The Official Website Of Bapu

About Bapu


Sathiraju Lakshminarayana, popularly known as Bapu (15th December, 1933 – 31st August, 2014), was an artist, a cartoonist and a film director. Bapu’s works are famous for their simplicity, aesthetic sensibility, humour and authentic representation of the Telugu speaking community, and the Indian culture & its values. Bapu and his childhood friend & alter ego Mullapudi Venkataramana, created and produced large volumes of works that are cherished by many across the world. Today Bapu-Ramana is a household name, especially amongst the Telugu speaking people. Mullapudi Venkataramana or Ramana (28th June, 1931 – 23rd February, 2011) was a prolific Telugu writer and a producer of films.


Bapu was born on the 15th December, 1933 in Narsapuram (West Godavari, Andhra Pradesh, India) to Sri Sathiraju Venugopalarao and Smt. Suryakanthama. He was the third of five children. His father was a barrister at the Madras High Court. As an admirer of Mahatma Gandhi, Venugopalarao called his third child “Bapu” and that became young Lakshiminarayana’s nickname for the rest of his life.


In 1942 during World War II, due to bomb threats, the family moved to Narsapuram and returned to Madras (now Chennai) in 1945. Bapu met Ramana while doing radio shows for children with the Balaananda Sangham. Bapu completed his schooling at P.S. High School, and Ramana completed his schooling at Kesari High School. Both Bapu & Ramana contributed to the children’s magazine Bala. Bapu's first published illustration was at the age of 12 in 1945 for a poem written by his friend Ramana who was 14 years old. This was the beginning of their long lasting friendship and collaboration.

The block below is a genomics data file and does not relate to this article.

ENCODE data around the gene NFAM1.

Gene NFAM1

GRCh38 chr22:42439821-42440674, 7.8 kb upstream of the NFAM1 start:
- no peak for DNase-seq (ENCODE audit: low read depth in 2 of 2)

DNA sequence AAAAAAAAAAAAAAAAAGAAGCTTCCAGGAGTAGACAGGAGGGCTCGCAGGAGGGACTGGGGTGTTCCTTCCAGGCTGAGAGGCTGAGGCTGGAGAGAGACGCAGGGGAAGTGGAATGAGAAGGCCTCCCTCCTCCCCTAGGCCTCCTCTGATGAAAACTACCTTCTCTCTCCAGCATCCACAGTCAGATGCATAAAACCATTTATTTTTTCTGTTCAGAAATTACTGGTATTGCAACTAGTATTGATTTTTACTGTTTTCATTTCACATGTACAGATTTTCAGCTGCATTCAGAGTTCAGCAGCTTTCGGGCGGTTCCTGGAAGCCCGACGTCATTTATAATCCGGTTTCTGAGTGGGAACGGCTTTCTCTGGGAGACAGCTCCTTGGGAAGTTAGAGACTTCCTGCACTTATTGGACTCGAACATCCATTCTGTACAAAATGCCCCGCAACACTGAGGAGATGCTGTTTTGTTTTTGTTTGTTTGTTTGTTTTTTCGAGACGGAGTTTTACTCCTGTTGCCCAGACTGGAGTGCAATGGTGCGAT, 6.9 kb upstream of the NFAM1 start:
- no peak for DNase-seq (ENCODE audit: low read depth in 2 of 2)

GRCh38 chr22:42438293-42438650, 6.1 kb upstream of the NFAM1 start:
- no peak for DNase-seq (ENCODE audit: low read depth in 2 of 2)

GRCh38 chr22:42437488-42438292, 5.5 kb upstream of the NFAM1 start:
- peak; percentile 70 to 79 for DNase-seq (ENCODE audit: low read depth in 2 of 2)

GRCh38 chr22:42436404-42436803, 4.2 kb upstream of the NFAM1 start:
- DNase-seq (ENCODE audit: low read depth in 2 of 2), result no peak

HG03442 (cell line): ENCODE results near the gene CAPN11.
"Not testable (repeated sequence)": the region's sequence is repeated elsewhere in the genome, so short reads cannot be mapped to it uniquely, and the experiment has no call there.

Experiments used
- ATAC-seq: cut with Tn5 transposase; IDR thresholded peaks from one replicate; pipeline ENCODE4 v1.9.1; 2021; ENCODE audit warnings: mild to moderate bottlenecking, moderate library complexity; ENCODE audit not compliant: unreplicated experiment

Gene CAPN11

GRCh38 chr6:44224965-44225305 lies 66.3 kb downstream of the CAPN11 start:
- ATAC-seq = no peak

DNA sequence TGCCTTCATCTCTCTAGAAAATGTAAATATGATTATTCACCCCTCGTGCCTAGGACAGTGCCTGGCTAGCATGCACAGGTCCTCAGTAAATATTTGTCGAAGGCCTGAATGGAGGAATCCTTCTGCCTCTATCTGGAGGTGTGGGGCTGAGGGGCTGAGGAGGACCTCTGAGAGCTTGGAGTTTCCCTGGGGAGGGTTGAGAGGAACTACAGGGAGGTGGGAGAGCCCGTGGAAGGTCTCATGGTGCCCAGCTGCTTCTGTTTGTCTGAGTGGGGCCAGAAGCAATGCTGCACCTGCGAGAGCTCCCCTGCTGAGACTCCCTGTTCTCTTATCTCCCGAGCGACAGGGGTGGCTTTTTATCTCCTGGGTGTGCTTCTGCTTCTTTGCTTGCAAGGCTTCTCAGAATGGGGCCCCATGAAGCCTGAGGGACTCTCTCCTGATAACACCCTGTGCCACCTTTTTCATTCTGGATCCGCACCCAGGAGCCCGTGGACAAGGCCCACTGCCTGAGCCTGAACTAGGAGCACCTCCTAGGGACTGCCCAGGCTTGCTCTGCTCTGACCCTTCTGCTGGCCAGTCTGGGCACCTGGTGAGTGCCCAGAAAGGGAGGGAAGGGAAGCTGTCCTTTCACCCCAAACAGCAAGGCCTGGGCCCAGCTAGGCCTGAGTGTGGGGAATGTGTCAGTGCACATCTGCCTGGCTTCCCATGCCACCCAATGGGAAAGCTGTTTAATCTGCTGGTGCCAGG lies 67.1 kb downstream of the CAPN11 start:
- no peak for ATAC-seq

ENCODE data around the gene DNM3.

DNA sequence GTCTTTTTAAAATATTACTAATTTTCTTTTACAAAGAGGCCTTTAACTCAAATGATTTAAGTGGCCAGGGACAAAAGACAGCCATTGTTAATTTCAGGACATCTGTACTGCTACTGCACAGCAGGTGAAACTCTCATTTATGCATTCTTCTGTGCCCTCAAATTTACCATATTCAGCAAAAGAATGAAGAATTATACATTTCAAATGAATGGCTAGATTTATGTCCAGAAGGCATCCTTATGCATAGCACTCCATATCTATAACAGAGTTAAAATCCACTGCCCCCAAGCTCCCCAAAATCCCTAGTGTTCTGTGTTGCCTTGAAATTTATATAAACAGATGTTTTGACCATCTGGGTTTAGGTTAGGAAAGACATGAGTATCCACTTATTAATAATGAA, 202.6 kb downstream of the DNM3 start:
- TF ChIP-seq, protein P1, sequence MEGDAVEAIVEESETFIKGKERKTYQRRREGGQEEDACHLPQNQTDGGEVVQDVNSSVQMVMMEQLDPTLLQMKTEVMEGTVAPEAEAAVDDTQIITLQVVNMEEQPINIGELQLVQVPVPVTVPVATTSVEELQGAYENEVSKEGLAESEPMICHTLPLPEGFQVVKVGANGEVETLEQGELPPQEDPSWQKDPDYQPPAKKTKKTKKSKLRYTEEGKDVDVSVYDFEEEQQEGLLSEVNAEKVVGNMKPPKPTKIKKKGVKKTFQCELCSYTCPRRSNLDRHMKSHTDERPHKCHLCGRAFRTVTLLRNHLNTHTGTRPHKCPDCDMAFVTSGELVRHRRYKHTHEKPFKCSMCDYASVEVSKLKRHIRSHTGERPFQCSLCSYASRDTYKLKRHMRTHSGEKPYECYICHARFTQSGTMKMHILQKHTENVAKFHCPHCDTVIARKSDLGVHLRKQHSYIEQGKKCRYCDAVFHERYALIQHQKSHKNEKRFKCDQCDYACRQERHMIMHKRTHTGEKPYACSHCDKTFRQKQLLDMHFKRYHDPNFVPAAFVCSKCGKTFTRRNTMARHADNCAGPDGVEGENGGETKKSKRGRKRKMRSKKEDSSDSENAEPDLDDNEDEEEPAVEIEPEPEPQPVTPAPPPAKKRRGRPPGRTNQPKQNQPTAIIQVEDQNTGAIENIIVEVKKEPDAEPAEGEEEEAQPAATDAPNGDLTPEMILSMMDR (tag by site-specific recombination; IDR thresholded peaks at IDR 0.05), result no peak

In an interview Bapu commented that his father was concerned about the excessive time Bapu & Ramana would spend together talking about stories and artwork. He advised Bapu to take up artwork as a hobby and not as a profession since it would not help him financially in the future. As per his father's wish, Bapu graduated with a bachelor degree in commerce from Loyola College and with a bachelor degree in law from the Madras Law College. After his father passed away in 1953 at the age of 49, Bapu pursued his true passion - creativity through art. He held good positions at reputed advertising companies such as J Walter Thompson, but soon left them to pursue uninterrupted freedom for his art style.


He, along with Ramana, teamed up and started to produce works that numbered in the thousands. Ramana was a staff writer at Andhra Patrika Weekly and Bapu would illustrate the stories for several publications. The illustrations were outstanding. Writers of all genres desired to have their works illustrated by Bapu and the publishers sought him out to illustrate and design the cover pages of their books. Bapu began developing his own writing style, which later became the popular "Bapu font" for Telugu alphabets. When young Bapu was introduced to Sri D.N. Narayana, a famous Telugu filmmaker, he jokingly remarked "Aren't you the one who writes Telugu letters crookedly and still make them look beautiful?" 


Bapu's artwork extended from illustrations to cartoons, caricatures, graphics, logos, portraits, and paintings. He specialised in water colour artwork. When Bapu was still doing illustrations, a writer introduced the term "Bapu Bomma" in his story. From then on the main male and female characters of the stories that he illustrated were referred to as "Bapu Bomma".  Budugu, a lovable child character who has an opinion on everything - from politics to raising a family to culture, was created by his best friend Ramana and illustrated by Bapu. It became a classic Telugu literature.